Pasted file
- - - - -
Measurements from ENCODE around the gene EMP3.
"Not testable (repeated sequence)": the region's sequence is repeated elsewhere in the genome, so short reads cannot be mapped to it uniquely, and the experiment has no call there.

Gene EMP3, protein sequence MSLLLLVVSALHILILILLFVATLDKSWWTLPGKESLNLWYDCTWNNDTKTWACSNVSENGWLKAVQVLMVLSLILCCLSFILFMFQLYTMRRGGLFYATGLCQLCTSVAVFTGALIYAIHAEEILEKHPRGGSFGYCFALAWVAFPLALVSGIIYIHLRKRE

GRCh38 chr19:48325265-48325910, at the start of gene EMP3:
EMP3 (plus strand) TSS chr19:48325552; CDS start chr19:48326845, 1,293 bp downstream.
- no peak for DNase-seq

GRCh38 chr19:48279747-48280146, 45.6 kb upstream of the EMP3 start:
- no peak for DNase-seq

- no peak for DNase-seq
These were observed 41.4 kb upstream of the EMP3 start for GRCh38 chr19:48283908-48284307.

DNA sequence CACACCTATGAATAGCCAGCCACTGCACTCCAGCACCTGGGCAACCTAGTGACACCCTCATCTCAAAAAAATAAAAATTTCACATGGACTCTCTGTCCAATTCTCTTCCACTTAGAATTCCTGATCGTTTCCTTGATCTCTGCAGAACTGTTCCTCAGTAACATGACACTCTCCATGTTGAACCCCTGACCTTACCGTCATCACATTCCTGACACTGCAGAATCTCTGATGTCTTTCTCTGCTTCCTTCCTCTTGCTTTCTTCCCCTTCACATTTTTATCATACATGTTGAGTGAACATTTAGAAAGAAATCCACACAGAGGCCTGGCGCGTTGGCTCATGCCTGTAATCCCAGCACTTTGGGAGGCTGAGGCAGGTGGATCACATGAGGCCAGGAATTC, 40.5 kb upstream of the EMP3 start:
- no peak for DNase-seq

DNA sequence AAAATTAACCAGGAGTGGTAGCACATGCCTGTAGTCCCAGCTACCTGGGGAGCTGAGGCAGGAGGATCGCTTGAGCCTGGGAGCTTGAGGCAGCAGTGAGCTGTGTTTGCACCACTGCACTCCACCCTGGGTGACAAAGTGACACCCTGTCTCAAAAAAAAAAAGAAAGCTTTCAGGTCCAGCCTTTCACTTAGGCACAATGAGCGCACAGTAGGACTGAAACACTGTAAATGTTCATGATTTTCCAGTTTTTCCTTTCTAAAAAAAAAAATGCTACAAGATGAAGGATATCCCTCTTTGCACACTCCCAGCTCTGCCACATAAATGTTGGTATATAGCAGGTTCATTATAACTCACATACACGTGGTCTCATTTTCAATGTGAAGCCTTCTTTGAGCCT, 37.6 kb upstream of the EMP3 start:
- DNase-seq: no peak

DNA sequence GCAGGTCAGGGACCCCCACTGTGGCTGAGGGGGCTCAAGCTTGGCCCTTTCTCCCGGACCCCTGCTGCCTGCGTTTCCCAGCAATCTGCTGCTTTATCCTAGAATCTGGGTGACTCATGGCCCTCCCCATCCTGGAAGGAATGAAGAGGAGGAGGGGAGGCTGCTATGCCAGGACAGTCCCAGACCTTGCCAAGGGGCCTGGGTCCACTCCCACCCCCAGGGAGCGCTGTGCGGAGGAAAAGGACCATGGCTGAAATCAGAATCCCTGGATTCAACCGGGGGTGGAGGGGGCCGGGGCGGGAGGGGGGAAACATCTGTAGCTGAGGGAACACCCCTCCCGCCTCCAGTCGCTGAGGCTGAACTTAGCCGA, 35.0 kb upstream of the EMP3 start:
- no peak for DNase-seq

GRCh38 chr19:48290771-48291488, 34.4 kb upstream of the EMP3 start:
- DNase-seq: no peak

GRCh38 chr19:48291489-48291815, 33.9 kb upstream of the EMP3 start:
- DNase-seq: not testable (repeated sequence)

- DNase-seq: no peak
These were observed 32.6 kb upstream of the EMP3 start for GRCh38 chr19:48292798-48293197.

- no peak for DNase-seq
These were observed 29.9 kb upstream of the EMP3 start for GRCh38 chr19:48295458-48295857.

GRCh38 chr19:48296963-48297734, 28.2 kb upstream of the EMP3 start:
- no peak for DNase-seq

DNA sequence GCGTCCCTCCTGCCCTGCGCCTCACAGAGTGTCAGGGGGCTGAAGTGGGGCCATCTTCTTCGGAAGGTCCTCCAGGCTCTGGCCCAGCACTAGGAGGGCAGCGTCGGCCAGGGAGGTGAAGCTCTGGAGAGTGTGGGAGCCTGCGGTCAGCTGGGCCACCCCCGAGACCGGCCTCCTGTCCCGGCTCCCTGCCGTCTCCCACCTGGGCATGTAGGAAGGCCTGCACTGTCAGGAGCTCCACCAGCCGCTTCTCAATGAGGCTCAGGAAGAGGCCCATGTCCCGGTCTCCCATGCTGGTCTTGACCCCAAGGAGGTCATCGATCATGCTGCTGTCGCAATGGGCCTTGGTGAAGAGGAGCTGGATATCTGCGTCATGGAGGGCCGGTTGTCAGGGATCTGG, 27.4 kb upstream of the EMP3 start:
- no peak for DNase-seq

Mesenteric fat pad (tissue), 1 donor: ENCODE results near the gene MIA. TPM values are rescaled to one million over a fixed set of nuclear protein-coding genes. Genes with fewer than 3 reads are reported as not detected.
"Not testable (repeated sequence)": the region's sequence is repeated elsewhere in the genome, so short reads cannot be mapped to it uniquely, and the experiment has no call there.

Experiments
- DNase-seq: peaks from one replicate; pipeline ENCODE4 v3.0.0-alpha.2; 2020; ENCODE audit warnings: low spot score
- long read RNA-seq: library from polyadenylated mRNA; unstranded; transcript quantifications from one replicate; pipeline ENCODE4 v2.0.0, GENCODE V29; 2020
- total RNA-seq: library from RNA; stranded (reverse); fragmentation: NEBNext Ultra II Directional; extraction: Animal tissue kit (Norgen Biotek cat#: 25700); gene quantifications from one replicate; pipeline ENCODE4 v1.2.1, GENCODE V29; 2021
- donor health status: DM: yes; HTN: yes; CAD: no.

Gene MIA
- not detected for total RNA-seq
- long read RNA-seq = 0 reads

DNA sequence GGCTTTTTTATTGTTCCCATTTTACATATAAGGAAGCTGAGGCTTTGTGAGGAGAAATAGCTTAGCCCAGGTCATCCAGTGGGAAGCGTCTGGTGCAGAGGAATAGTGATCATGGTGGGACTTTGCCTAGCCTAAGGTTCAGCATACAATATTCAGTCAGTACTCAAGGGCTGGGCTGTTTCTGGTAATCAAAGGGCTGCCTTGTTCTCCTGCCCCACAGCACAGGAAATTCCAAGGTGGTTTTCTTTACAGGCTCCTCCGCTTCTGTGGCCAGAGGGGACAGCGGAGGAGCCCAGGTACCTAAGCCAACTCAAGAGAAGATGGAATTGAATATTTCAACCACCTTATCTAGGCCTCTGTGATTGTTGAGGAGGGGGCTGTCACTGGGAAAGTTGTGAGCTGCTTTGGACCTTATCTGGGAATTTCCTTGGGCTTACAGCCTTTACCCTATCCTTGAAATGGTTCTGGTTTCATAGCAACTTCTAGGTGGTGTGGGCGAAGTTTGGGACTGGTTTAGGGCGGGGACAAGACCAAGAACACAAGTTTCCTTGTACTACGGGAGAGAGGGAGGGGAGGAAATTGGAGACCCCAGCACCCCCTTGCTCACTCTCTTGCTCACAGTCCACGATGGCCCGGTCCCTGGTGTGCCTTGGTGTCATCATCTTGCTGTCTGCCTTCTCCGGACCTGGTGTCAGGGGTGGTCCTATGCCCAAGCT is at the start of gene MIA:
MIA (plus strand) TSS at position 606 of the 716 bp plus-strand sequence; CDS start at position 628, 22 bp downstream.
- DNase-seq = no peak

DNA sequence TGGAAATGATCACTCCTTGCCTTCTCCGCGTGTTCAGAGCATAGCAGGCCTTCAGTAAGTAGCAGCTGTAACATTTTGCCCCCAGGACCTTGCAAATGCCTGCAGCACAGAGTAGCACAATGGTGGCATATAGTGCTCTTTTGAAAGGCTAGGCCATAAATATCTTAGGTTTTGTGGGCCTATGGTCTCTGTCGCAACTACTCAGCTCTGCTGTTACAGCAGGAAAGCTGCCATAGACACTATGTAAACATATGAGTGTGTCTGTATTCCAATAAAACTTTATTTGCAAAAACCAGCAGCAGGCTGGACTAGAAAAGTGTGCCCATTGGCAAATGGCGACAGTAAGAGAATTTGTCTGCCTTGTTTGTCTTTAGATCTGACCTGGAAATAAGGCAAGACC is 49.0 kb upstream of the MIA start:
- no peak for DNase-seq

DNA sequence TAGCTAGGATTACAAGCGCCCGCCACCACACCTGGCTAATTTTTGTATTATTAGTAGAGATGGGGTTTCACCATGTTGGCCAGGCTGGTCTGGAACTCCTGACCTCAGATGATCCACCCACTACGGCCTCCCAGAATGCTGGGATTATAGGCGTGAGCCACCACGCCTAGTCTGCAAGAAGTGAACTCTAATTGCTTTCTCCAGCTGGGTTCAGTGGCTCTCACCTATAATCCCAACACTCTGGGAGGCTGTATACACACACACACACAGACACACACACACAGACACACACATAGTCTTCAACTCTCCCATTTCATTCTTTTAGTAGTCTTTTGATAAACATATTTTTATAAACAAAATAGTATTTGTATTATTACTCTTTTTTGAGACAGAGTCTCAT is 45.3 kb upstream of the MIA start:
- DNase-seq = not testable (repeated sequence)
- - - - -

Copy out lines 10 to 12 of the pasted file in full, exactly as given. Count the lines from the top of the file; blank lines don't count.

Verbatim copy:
These were observed 41.4 kb upstream of the EMP3 start for GRCh38 chr19:48283908-48284307.

DNA sequence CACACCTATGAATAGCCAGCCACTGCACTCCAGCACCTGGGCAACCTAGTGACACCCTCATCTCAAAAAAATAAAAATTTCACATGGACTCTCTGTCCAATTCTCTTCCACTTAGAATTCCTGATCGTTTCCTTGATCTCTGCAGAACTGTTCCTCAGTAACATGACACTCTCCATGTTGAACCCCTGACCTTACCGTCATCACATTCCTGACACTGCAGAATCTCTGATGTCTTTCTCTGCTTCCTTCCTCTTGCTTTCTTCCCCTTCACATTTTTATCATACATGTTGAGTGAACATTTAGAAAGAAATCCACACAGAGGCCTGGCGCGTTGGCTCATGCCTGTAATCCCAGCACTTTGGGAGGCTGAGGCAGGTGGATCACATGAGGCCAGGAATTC, 40.5 kb upstream of the EMP3 start:
- no peak for DNase-seq